Tuesday 6 March 2018

Get your Mum's portrait done for Mother's Day

This Sunday 11th March I'll be drawing postcard portraits at Love Thy Neighbour in Chorlton Manchester, 12-3pm

This is a drop in event and portraits are free to Love Thy Neighbour customers! Plus you don't have to be a mum to get your portrait done!

Each picture takes about 10 minutes and is created with ink and brush pens. To see more examples of my postcard portraits check out the page on my website.

Friday 2 March 2018

The Hidden Pin Up #17 Can I Touch Your Hair? AGAIN!

I saw a friend had recently posted this on Facebook and I asked her if I could share it as the thread made some really important points. What is it with the lack of awareness about personal space and black women's hair?

I've been thinking a lot about this. The instances of hair touching and commenting on afro hair has come up a few times in my call out for everyday stories of fetishisation from women of colour. I think this thread highlights so much about how this small gesture has such huge historic and cultural baggage attached to it and the negative impacts it can have. 

The online magazine Everyday Feminism has a fantastic article called '8 reasons You Want to Touch a Black Woman's Hair - And Why They Mean You Shouldn't'. It cleverly puts into perspective how this objectification is not only racial but sexist, even if the intentions behind it aren't coming from a negative place.

'[It] comes down to one of our core feminist values, consent – respecting everyone’s agency over their own bodies, including their hairHaving our hair touched is just one of the ways Black women are often denied this agency in our society.'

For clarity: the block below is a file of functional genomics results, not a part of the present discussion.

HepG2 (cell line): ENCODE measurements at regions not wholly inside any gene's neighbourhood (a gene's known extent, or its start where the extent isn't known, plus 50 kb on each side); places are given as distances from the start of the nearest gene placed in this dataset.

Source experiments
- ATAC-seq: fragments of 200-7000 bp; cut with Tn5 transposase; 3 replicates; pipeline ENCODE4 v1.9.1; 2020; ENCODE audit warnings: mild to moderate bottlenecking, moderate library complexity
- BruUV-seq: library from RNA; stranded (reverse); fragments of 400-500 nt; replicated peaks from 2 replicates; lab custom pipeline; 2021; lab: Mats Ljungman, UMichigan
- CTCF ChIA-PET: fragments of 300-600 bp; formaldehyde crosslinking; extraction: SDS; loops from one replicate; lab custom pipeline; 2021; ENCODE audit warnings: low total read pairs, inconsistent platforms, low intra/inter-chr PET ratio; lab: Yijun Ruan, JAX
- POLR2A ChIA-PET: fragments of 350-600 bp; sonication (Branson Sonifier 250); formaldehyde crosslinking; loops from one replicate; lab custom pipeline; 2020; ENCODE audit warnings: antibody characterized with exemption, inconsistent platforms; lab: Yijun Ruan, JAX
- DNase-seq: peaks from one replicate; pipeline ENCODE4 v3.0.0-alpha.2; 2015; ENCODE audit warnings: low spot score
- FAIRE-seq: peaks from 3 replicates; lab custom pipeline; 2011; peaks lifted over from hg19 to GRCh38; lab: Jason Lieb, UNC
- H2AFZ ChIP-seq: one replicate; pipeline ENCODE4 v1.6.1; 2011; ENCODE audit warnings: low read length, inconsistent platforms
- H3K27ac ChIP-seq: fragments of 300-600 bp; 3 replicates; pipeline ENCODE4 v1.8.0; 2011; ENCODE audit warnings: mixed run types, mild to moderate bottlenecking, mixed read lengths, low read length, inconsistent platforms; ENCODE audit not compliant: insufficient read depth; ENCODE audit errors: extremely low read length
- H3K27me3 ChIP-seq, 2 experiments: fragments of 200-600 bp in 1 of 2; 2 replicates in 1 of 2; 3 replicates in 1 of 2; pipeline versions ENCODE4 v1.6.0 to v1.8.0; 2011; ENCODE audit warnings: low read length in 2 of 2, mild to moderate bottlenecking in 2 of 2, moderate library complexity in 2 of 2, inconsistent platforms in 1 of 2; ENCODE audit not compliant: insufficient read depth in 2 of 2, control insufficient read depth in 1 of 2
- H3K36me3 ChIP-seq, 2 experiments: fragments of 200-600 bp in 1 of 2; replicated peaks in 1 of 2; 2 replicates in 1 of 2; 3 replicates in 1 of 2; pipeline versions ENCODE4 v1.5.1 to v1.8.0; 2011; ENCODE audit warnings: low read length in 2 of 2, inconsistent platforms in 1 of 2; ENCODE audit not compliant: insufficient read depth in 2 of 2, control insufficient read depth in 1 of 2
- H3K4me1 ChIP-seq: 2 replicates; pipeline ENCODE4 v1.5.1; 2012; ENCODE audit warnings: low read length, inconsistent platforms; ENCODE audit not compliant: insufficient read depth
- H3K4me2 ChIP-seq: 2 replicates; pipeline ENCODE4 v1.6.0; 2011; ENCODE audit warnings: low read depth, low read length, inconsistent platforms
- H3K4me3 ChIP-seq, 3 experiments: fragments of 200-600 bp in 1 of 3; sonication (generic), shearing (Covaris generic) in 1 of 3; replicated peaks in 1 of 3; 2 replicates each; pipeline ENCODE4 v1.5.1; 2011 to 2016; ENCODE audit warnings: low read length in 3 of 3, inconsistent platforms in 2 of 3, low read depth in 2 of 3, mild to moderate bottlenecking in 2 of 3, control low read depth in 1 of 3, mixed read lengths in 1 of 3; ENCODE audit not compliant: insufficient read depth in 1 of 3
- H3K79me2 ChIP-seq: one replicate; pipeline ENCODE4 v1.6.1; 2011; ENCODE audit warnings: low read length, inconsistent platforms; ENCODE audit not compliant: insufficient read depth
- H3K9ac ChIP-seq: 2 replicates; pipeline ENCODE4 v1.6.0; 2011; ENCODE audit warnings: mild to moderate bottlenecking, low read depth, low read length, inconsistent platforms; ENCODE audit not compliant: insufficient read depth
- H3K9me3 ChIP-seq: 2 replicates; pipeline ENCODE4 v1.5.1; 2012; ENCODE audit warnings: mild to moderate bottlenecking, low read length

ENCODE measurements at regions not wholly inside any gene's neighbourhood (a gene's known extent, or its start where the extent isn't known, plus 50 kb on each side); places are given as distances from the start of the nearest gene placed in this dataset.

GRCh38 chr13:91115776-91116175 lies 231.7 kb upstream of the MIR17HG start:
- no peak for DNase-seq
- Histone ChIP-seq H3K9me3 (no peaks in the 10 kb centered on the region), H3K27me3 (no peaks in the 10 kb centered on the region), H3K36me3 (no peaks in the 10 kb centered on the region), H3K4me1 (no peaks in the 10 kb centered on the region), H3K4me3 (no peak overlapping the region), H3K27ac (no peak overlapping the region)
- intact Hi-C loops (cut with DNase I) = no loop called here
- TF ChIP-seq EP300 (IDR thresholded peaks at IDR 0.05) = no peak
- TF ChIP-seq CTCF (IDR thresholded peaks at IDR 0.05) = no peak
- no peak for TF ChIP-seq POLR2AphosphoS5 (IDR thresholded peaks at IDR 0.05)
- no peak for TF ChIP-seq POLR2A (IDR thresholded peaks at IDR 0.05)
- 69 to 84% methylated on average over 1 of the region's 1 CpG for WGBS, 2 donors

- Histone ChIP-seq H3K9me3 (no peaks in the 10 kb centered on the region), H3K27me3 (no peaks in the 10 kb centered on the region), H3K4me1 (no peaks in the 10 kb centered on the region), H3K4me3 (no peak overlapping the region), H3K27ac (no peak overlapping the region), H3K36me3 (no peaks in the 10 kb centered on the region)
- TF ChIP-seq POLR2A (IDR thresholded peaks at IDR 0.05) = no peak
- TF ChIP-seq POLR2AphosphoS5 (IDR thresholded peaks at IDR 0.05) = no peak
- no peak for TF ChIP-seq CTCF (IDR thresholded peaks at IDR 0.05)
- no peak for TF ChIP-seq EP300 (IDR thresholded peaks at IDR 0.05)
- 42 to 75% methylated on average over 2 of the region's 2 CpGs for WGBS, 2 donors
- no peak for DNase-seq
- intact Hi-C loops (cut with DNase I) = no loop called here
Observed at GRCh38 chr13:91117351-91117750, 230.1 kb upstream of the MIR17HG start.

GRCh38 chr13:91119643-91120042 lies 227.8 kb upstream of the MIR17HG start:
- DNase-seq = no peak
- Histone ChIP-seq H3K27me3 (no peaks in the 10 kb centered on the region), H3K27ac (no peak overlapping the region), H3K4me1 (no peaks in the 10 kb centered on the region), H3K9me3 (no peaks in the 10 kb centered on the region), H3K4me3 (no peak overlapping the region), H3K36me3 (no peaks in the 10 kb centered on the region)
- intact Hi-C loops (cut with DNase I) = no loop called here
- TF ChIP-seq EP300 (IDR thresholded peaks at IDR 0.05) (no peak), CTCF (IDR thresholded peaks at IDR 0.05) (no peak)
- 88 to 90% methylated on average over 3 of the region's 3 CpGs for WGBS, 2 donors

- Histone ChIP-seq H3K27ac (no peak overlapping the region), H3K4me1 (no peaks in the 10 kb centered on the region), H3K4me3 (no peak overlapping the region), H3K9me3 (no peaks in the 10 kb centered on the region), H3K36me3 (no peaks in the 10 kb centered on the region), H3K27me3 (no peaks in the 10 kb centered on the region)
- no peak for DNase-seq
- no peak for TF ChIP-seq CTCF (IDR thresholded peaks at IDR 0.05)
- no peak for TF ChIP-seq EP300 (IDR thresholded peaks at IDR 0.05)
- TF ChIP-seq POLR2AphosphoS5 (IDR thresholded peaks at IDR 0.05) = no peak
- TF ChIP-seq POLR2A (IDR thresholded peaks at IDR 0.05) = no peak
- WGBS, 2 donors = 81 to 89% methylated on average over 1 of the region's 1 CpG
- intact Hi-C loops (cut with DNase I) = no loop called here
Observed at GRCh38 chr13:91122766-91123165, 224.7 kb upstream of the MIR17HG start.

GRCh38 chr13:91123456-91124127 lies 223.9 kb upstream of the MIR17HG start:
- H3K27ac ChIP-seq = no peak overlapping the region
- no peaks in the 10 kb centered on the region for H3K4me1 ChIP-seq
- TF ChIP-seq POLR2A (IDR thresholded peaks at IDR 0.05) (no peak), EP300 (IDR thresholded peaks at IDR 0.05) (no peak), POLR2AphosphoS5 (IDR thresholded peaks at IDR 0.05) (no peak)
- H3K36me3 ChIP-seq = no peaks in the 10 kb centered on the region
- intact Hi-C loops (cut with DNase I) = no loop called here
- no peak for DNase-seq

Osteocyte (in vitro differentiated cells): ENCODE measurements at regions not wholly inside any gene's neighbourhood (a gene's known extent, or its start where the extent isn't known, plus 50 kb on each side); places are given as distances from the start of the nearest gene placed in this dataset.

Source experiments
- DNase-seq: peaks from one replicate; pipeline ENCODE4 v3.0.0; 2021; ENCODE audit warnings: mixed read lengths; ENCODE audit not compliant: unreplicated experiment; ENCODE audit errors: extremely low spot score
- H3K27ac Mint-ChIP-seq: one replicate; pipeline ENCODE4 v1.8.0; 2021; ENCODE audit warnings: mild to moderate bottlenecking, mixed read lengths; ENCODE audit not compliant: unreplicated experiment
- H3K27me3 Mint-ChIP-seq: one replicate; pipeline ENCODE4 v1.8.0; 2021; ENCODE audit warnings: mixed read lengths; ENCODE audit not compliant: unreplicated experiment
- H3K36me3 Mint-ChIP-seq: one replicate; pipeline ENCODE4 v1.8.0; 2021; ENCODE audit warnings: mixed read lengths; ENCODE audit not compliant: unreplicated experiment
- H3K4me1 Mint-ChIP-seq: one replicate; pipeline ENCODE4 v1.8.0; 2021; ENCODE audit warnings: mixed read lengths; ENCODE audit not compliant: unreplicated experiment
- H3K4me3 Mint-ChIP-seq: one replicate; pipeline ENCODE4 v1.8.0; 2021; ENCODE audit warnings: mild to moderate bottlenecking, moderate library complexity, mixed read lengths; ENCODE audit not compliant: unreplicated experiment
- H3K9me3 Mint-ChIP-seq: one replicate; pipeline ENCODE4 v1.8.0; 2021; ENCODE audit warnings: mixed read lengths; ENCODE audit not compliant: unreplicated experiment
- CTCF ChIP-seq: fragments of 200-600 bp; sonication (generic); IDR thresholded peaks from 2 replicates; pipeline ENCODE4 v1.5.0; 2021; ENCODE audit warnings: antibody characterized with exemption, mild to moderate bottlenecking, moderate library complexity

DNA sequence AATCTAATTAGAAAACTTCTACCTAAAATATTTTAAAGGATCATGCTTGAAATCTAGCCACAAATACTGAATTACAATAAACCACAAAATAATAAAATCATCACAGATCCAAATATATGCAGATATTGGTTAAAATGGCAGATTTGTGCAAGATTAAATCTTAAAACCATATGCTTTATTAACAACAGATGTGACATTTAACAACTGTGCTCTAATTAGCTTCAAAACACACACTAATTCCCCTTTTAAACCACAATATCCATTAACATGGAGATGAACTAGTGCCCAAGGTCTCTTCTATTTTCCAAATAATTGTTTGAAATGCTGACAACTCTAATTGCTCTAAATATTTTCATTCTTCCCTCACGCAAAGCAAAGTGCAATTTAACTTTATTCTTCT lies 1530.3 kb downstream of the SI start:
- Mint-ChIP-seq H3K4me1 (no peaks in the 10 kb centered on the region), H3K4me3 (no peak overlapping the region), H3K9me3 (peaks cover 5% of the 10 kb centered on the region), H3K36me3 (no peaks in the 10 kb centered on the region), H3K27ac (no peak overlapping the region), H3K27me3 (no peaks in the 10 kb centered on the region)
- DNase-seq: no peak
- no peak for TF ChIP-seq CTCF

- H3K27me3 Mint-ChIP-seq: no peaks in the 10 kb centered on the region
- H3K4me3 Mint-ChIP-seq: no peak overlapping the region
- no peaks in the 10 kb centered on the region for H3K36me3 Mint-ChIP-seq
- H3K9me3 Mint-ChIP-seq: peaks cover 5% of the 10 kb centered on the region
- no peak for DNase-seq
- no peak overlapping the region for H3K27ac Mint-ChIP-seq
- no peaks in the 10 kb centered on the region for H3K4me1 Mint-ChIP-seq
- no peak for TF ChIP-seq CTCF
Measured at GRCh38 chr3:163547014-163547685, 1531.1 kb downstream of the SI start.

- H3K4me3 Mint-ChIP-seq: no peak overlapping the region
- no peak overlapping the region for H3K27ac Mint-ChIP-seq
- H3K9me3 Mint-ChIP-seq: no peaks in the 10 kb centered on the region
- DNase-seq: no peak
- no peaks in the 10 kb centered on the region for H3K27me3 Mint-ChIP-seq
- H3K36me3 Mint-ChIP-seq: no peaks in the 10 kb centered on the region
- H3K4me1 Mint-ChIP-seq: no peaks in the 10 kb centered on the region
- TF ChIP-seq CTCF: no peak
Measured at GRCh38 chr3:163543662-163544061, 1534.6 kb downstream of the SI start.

This is a brilliantly insightful and well written piece and I urge anyone to read it. Similar versions of other stories I've collected for The Hidden Pin Up make an appearance here too making it clear how curiosity and ignorance are rife everywhere. This article breaks down the nuances behind the 'Can I touch your hair?' problem perfectly. 

Another issue that the hair topic throws up is how afro = inferior. (See one of my past posts also about this). The person commenting on how their niece is getting a complex because her hair is different is really upsetting. Women have enough to compete with when it comes to our appearance. We are constantly told we should look a certain way. We can't age, get wrinkles or grey hair. We can't be too fat, or too thin. We can't be too sexy or too dowdy... it just goes on and on. But women of colour have the added pressure of not fitting the Western ideal. There very few role models with afro hair in mainstream culture. Most women of colour in the media have weaves or straightened hair and that is fine, it's their decision. But without full representation of different cultural identities in the public realm this might never change and the vicious cycle of afro hair inferiority just continues. Without afro hair becoming a normal fixture in everyday life it keeps it as an 'other', a fascinating object to be touched and commented upon.  

It's just such a huge subject and hair is just the tip of a very tangled weave of problems about female representation and how women of colour specifically are interpreted.